By Lam Seng Fatt
After testing bi-amping vertically vs horizontally, the next logical thing for me to do was to try bridging amps.
I have seen the ‘bridging’ switch at the back panel of my Bryston 4B SST power amp, but I never had the chance to use it. However, when two Magnet power amps were sent to my house – and they are bridgeable – the opportunity was there for me to test bridging.
Essentially bridging a stereo amp turns it into a mono amp and the power output increases. According to the specs of the Magnet Hyperion Reference One amp, the power output is 250Wrms @ 8Ω from 20Hz – 20khz all channels driven in stereo, 400Wrms @ 4Ω and when bridged, it is a whopping 650Wrms @ 8Ω.
How to bridge an amp?
First of all – and obviously – the stereo power amp must be designed to be bridgeable. Just look at the manual and check the back panel to see if there is a ‘stereo/bridged’ switch.
Then follow the instructions in the manual carefully.
1) Connect the black interconnect to the RIGHT input of the power amp.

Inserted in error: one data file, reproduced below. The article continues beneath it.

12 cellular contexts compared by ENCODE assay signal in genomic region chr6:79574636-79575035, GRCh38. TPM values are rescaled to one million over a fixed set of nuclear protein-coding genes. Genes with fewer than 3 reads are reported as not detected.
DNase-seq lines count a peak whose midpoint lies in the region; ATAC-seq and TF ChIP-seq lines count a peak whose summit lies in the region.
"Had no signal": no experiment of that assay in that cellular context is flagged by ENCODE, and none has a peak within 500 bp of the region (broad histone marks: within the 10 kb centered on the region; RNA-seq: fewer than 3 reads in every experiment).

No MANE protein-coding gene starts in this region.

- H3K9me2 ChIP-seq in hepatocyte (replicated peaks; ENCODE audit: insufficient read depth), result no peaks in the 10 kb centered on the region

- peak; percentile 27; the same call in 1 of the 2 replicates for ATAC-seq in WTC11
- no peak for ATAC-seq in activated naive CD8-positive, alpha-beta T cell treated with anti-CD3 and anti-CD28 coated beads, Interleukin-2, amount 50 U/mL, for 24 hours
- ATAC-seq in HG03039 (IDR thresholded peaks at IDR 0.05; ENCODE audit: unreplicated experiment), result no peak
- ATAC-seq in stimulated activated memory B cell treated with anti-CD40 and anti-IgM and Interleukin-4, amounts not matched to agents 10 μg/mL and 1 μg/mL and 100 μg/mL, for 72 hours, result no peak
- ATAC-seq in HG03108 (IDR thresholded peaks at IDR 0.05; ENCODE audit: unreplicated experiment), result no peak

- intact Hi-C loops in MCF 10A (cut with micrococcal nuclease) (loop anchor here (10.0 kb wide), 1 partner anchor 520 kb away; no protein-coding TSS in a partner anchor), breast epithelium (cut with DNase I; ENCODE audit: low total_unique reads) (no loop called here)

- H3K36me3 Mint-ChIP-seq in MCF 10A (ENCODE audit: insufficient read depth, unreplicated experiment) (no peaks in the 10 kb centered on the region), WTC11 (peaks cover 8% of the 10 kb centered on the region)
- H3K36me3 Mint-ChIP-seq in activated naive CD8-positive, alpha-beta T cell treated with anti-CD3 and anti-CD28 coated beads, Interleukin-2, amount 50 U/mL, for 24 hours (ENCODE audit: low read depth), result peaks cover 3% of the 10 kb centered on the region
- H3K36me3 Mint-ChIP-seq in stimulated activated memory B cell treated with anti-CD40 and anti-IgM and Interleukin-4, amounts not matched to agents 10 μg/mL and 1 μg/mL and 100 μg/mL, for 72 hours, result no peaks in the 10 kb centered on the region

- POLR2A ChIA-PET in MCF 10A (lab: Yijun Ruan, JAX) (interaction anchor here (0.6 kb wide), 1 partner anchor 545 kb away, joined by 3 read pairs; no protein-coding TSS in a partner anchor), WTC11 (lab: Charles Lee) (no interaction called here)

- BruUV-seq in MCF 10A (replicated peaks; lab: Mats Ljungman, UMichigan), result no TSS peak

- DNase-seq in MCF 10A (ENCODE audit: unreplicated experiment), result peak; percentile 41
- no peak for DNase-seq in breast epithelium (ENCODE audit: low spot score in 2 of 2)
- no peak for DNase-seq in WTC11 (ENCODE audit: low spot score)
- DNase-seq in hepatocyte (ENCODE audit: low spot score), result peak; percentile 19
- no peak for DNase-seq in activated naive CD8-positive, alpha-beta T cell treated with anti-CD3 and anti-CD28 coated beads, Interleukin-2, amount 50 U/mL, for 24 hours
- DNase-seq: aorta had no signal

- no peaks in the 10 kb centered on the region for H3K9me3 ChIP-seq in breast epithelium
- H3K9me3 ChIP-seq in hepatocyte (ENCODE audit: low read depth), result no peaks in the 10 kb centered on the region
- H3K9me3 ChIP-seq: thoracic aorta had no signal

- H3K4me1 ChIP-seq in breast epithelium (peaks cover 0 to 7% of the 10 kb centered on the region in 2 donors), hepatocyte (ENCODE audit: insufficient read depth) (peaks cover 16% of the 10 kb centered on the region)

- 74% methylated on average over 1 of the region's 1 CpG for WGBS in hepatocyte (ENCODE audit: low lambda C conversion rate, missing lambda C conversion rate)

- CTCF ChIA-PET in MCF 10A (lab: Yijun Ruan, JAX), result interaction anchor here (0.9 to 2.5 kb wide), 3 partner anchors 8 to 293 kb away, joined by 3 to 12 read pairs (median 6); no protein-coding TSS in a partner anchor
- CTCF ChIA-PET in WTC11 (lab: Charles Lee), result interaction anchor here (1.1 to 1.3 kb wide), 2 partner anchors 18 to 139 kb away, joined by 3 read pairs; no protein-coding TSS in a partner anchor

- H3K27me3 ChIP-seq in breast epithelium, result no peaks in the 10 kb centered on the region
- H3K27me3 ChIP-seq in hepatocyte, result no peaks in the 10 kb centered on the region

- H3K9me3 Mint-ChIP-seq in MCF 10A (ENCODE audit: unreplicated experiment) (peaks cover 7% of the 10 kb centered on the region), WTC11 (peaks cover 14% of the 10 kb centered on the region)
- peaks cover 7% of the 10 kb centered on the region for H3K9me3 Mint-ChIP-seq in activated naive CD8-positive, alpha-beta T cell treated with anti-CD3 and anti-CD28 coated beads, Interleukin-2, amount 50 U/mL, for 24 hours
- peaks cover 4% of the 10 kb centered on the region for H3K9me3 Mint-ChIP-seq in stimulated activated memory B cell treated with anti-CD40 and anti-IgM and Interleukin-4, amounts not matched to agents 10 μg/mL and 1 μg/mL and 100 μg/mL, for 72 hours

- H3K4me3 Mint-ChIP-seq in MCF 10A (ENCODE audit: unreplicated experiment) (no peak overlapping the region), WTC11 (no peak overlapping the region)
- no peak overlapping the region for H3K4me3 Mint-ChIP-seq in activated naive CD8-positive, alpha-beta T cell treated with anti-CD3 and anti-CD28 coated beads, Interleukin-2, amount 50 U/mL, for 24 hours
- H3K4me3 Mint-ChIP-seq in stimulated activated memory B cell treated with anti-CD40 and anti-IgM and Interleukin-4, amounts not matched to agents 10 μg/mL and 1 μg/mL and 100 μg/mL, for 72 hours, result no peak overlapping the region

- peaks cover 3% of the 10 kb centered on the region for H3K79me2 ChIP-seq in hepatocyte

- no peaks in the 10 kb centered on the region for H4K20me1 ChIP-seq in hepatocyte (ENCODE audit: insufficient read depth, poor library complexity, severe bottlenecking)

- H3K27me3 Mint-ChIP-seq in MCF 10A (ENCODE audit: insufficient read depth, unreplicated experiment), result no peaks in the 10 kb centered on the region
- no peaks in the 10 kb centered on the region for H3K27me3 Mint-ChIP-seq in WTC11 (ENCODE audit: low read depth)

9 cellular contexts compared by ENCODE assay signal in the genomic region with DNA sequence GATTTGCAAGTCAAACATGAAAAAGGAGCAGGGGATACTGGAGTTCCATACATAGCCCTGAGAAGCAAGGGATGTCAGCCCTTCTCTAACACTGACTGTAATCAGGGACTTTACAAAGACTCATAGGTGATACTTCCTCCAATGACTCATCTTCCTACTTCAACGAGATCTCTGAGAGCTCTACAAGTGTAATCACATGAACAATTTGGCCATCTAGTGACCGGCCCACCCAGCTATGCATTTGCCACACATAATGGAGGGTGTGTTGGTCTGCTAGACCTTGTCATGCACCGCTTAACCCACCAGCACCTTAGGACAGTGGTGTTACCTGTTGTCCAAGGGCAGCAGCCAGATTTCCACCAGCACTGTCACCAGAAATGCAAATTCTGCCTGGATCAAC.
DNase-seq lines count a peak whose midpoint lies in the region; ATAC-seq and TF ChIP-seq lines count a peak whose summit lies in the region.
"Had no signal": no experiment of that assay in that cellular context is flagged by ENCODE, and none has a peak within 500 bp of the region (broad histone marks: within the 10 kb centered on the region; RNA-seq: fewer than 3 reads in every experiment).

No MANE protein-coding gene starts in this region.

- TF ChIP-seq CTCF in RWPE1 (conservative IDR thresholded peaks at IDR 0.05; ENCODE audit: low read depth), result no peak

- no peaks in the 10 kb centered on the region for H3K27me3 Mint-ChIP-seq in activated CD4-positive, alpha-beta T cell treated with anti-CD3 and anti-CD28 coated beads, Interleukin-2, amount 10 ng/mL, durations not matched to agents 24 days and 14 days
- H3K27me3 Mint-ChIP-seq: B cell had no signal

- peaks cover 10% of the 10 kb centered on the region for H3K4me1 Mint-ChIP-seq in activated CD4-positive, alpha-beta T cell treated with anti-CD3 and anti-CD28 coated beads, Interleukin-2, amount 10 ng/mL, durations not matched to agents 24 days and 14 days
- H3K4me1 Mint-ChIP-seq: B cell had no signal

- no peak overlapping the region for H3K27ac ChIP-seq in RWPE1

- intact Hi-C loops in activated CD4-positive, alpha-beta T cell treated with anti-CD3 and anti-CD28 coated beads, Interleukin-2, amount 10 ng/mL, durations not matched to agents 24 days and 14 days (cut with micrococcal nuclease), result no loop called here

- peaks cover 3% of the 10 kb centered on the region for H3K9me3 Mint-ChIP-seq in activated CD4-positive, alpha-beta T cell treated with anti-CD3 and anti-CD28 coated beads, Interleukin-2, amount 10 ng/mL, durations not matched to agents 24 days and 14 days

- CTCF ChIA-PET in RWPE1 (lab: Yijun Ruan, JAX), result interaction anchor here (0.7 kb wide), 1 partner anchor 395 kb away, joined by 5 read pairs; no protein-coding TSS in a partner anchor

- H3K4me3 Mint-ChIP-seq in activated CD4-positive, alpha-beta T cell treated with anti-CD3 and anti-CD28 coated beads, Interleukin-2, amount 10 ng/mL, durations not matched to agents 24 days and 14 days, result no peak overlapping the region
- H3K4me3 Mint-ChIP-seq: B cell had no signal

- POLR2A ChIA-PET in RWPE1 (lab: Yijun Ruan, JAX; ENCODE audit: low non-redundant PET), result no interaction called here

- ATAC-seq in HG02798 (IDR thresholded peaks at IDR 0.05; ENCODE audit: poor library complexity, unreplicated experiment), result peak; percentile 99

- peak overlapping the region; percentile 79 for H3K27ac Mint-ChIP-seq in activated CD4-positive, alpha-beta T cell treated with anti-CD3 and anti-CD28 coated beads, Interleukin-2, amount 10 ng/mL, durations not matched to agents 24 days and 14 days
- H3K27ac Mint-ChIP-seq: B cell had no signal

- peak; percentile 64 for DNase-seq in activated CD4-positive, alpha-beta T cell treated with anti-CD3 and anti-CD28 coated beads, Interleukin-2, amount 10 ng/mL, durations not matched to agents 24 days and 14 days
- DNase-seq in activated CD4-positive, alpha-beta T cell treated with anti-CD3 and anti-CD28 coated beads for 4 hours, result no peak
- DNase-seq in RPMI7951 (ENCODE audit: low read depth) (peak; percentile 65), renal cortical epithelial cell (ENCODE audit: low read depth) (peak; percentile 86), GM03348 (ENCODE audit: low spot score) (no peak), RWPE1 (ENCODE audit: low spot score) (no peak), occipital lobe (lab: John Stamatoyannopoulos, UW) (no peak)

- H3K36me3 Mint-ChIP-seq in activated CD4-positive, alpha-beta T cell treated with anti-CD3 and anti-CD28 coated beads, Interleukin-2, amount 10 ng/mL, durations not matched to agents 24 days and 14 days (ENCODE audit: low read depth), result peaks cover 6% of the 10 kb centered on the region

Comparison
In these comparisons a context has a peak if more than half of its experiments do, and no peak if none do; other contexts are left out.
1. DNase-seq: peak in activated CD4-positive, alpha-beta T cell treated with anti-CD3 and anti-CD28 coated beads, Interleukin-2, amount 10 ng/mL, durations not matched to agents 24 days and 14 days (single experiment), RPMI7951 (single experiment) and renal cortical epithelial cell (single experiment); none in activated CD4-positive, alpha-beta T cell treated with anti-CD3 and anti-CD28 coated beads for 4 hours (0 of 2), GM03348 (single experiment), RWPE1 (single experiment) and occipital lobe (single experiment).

2) Connect the positive speaker cable to the right channel (+) of the power amp
3) Connect the negative speaker cable to the left channel (+) of the power amp.
4) Do the same with the other stereo amp.
5) Make sure the switches on both amps are turned to “Bridged”.
I set up the bridged amps as per the instructions on the manual. Then I used the DH Labs Q-10 single biwire first and then the Kimber 12TC speaker cables and ended up using the latter as I preferred its bassier balance.
How did it sound?
First of all, a bridged amp sounds like a very powerful monoblock. The effect is similar to using two normal powerful monoblocks.
The entire soundscape is under tight control, from the bass to the strings. The amps seem to run on limitless power and the dynamics are impressive.
However, bridging loses out to vertical bi-ampinng in terms of holographic imaging – creating the illusion that there is 3D space between the speakers where the musicians and singers are creating music.
Bridging does not create the ‘layering’ of images – the perception of the pianist being seated somewhat behind the guitarist and the singer standing a couple of steps nearer the listener with the drummer further back. There is less depth.
Also with bridging, there are two more consequences – the images become smaller compared with the supersized images when using horizontal bi-amping, and the listener is transported from the front-row to somewhere in the middle of the hall.
After listening to the bridged amps for a while, I switched back to passive vertical bi-amping – I missed that front-row excitement with holographic presentation, especially when playing well-recorded music.
Stick to vertical passive bi-amping. On good recordings, the sound is magical.